Turkey’s system of checks and balances had been imbalanced for years. The 2017 Constitutional Referendum worsened the situation with the transformation from a parliamentary system toward a stricter separation of powers in favor of the executive branch. Since the president can continue to serve as the chairperson of the ruling party, the executive branch retains its influence and control over Parliament. In terms of its legislative duties, Parliament operates with de facto control of the executive branch. While legislation drafts should be solely prepared by the members of Parliament in the new system, parliamentary groups of parties have strict control over policy proposals via approval procedures.
In addition, the ruling parties may avoid cross-party cooperation and control the decision-making procedures because of their legislative majority, which eliminates room for legislative proposals from the opposition parties. In the last term of Parliament, none of the drafts that were submitted to by opposition party MPs were accepted. Most of them were not even brought to the agenda of the General Assembly. Many people believe that the Turkish Parliament is no longer important to the nation’s democratic processes because of the concentration of power in the executive branch and the overly political nature of the legislative process. However, Parliament still possesses several legal capabilities under the current presidential system of government, which, if used properly, might restore the legislative branch to the center of attention of Turkey’s democracy.
The International Republican Institute’s (IRI) Bolstering Accountable Leadership through Legislative Advisory Strengthening Training (BALLAST) program aims to help rebalance Turkey’s branches of government by strengthening the capacity of Parliament. The approach of the program focuses on improving the skills and knowledge of Parliamentary Advisors (PAs), professional staff whose competencies include assisting in researching and drafting legislation, as well as providing constituent services. The program aims for the realization of the underutilized potential of the PAs and in return, helping Parliament maintain its role as a co-equal branch of government in the new presidential system.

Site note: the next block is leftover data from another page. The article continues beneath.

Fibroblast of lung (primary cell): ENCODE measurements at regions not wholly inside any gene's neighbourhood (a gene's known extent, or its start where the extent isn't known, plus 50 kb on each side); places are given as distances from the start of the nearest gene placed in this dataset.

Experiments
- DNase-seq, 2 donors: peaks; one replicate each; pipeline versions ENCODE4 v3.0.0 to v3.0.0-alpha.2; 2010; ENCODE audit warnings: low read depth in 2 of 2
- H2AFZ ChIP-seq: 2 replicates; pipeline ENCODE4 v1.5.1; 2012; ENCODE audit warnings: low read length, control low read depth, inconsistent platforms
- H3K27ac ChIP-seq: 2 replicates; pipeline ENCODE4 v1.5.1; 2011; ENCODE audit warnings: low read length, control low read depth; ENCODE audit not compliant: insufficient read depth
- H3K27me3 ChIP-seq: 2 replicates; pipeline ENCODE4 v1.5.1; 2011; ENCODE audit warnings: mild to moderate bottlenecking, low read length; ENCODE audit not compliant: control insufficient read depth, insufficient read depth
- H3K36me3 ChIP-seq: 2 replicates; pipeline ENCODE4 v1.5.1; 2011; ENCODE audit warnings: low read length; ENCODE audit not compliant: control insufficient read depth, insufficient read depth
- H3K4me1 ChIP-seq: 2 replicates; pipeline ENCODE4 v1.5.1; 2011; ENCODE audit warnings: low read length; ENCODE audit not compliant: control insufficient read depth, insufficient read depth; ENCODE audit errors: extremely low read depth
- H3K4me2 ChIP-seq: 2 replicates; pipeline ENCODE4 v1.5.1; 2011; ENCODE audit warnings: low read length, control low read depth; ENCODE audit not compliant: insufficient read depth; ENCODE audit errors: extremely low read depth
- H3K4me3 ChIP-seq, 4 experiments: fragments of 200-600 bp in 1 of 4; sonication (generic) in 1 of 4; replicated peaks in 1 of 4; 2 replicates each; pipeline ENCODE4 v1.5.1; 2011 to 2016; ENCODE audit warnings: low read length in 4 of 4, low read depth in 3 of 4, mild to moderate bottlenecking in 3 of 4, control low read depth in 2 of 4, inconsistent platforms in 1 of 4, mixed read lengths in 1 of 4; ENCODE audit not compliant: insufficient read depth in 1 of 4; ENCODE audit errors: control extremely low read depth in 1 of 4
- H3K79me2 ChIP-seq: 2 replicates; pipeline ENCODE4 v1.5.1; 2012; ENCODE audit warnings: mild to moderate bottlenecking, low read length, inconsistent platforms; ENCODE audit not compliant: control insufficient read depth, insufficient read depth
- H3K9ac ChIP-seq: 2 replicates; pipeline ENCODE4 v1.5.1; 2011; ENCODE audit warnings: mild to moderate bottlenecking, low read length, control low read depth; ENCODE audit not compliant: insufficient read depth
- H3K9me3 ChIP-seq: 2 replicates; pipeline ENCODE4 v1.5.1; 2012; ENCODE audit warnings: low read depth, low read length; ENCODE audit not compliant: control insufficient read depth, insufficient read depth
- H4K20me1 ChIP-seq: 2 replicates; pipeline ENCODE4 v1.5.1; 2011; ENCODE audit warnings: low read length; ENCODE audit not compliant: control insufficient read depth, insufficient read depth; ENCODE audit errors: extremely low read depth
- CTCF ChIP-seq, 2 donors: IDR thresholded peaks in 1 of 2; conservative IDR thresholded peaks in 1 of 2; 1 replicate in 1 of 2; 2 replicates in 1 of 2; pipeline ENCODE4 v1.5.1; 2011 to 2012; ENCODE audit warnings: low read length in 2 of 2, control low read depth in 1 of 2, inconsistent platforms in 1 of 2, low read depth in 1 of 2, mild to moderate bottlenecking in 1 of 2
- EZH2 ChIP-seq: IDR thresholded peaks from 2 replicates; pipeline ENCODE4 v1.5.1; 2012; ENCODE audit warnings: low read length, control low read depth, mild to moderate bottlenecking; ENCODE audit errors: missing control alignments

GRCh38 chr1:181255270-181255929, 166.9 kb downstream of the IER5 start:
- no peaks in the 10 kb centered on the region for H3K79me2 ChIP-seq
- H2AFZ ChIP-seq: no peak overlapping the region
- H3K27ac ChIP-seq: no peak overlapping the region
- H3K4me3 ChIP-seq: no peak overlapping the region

Within BALLAST, IRI Turkey has implemented a two-term Parliamentary Advisors Academy (PAA), that provides an extensive training curriculum to PAs and is supplemented by activities providing opportunities for putting the newly gained theoretical knowledge into practice and presenting their improvement to their respective MPs, both in policy development and constituent relations. The first term of the PAA successfully concluded, and the alumni of the program demonstrated a significant level of improvement in knowledge and skills, and they applied these to their daily duties.
After their graduation from the program, the participating PAs prepared 16 policy proposals. The value of these proposals in the context of Turkey’s current complex political environment is remarkable. Due to rigid policy drafting procedures within political parties, the PAs had limited space for initiatives of this sort before IRI’s BALLAST program. In the first half of the PAA, 13 out of 16 policy drafts were put on the parliamentary agenda and one was voted into a law. The legislation focused on the Teachers’ Occupational Law and was passed in February 2022. The Minister of Education praised the law as a turning point for the teaching profession. Along with policy development, PAs showed increased competency in constituent relations, especially in content development and application of new methods in social media communication and press releases.
Currently, IRI Turkey continues its efforts to support Parliament in developing its human resources with the second term of the PAA and will extend its reach with the cost extension of the BALLAST program for another grant term. The third and fourth terms of the program include an alumni network aspect that aims to secure the sustainability of the achievements of the program. The alumni of the BALLAST program have established an association that will serve programmatic goals, like improving the quality of human resources in Parliament, developing interparty relations, reducing political polarization, and enhancing data-driven policy development processes in the long run. IRI remains dedicated to working with parties to support the legislative branch’s vital role as a check on the executive branch in the presidential system of government.Top